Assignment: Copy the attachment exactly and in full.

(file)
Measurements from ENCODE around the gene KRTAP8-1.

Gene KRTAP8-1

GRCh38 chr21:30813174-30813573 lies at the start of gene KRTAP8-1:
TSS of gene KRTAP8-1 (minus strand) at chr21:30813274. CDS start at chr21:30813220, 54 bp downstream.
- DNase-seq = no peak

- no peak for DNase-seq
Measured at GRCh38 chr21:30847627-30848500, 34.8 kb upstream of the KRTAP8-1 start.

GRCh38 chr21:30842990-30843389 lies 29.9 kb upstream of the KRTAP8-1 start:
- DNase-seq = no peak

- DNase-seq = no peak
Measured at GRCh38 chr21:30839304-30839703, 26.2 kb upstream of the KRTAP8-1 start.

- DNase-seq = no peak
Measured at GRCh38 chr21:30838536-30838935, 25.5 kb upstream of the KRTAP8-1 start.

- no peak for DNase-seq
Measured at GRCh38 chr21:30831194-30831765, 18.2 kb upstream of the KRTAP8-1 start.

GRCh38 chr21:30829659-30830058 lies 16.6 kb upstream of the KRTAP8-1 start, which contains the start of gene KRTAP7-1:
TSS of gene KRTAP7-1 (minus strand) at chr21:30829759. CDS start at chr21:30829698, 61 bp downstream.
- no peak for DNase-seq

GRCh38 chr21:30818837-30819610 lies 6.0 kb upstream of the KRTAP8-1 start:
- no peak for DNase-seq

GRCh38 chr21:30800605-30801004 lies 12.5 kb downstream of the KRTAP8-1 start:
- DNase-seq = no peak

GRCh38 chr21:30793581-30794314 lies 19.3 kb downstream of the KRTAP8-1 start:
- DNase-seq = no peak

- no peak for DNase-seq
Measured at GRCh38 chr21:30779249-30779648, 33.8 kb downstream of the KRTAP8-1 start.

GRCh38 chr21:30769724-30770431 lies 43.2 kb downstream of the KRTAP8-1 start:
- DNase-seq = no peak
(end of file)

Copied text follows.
Measurements from ENCODE around the gene KRTAP8-1.

Gene KRTAP8-1

GRCh38 chr21:30813174-30813573 lies at the start of gene KRTAP8-1:
TSS of gene KRTAP8-1 (minus strand) at chr21:30813274. CDS start at chr21:30813220, 54 bp downstream.
- DNase-seq = no peak

- no peak for DNase-seq
Measured at GRCh38 chr21:30847627-30848500, 34.8 kb upstream of the KRTAP8-1 start.

GRCh38 chr21:30842990-30843389 lies 29.9 kb upstream of the KRTAP8-1 start:
- DNase-seq = no peak

- DNase-seq = no peak
Measured at GRCh38 chr21:30839304-30839703, 26.2 kb upstream of the KRTAP8-1 start.

- DNase-seq = no peak
Measured at GRCh38 chr21:30838536-30838935, 25.5 kb upstream of the KRTAP8-1 start.

- no peak for DNase-seq
Measured at GRCh38 chr21:30831194-30831765, 18.2 kb upstream of the KRTAP8-1 start.

GRCh38 chr21:30829659-30830058 lies 16.6 kb upstream of the KRTAP8-1 start, which contains the start of gene KRTAP7-1:
TSS of gene KRTAP7-1 (minus strand) at chr21:30829759. CDS start at chr21:30829698, 61 bp downstream.
- no peak for DNase-seq

GRCh38 chr21:30818837-30819610 lies 6.0 kb upstream of the KRTAP8-1 start:
- no peak for DNase-seq

GRCh38 chr21:30800605-30801004 lies 12.5 kb downstream of the KRTAP8-1 start:
- DNase-seq = no peak

GRCh38 chr21:30793581-30794314 lies 19.3 kb downstream of the KRTAP8-1 start:
- DNase-seq = no peak

- no peak for DNase-seq
Measured at GRCh38 chr21:30779249-30779648, 33.8 kb downstream of the KRTAP8-1 start.

GRCh38 chr21:30769724-30770431 lies 43.2 kb downstream of the KRTAP8-1 start:
- DNase-seq = no peak